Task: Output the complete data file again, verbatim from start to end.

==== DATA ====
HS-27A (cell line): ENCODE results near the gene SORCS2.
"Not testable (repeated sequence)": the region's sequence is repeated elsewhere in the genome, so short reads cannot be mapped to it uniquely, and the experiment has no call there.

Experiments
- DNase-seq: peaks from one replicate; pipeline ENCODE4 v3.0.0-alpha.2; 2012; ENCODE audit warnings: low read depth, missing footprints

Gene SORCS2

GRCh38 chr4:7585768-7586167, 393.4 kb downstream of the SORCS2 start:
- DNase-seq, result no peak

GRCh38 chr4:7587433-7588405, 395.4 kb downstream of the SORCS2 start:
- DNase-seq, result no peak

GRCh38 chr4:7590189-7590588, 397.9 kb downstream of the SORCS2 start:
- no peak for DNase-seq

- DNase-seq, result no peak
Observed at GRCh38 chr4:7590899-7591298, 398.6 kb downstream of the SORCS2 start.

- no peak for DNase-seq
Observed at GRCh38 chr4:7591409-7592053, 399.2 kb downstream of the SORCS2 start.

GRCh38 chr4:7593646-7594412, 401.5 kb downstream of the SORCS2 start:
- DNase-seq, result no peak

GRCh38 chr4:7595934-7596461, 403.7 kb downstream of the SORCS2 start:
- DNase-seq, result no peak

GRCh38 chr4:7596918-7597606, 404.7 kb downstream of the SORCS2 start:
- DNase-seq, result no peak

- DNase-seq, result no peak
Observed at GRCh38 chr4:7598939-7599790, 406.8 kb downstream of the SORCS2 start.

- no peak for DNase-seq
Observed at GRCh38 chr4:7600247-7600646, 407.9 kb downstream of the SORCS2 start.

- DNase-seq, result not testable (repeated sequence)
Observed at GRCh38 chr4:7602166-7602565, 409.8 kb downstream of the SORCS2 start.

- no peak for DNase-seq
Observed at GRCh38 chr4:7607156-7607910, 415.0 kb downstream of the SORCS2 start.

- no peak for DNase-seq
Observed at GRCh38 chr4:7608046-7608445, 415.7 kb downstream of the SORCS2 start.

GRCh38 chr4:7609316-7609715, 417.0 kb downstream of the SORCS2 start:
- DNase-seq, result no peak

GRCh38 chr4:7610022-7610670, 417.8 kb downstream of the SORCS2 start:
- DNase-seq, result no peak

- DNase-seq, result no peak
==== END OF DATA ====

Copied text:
HS-27A (cell line): ENCODE results near the gene SORCS2.
"Not testable (repeated sequence)": the region's sequence is repeated elsewhere in the genome, so short reads cannot be mapped to it uniquely, and the experiment has no call there.

Experiments
- DNase-seq: peaks from one replicate; pipeline ENCODE4 v3.0.0-alpha.2; 2012; ENCODE audit warnings: low read depth, missing footprints

Gene SORCS2

GRCh38 chr4:7585768-7586167, 393.4 kb downstream of the SORCS2 start:
- DNase-seq, result no peak

GRCh38 chr4:7587433-7588405, 395.4 kb downstream of the SORCS2 start:
- DNase-seq, result no peak

GRCh38 chr4:7590189-7590588, 397.9 kb downstream of the SORCS2 start:
- no peak for DNase-seq

- DNase-seq, result no peak
Observed at GRCh38 chr4:7590899-7591298, 398.6 kb downstream of the SORCS2 start.

- no peak for DNase-seq
Observed at GRCh38 chr4:7591409-7592053, 399.2 kb downstream of the SORCS2 start.

GRCh38 chr4:7593646-7594412, 401.5 kb downstream of the SORCS2 start:
- DNase-seq, result no peak

GRCh38 chr4:7595934-7596461, 403.7 kb downstream of the SORCS2 start:
- DNase-seq, result no peak

GRCh38 chr4:7596918-7597606, 404.7 kb downstream of the SORCS2 start:
- DNase-seq, result no peak

- DNase-seq, result no peak
Observed at GRCh38 chr4:7598939-7599790, 406.8 kb downstream of the SORCS2 start.

- no peak for DNase-seq
Observed at GRCh38 chr4:7600247-7600646, 407.9 kb downstream of the SORCS2 start.

- DNase-seq, result not testable (repeated sequence)
Observed at GRCh38 chr4:7602166-7602565, 409.8 kb downstream of the SORCS2 start.

- no peak for DNase-seq
Observed at GRCh38 chr4:7607156-7607910, 415.0 kb downstream of the SORCS2 start.

- no peak for DNase-seq
Observed at GRCh38 chr4:7608046-7608445, 415.7 kb downstream of the SORCS2 start.

GRCh38 chr4:7609316-7609715, 417.0 kb downstream of the SORCS2 start:
- DNase-seq, result no peak

GRCh38 chr4:7610022-7610670, 417.8 kb downstream of the SORCS2 start:
- DNase-seq, result no peak

- DNase-seq, result no peak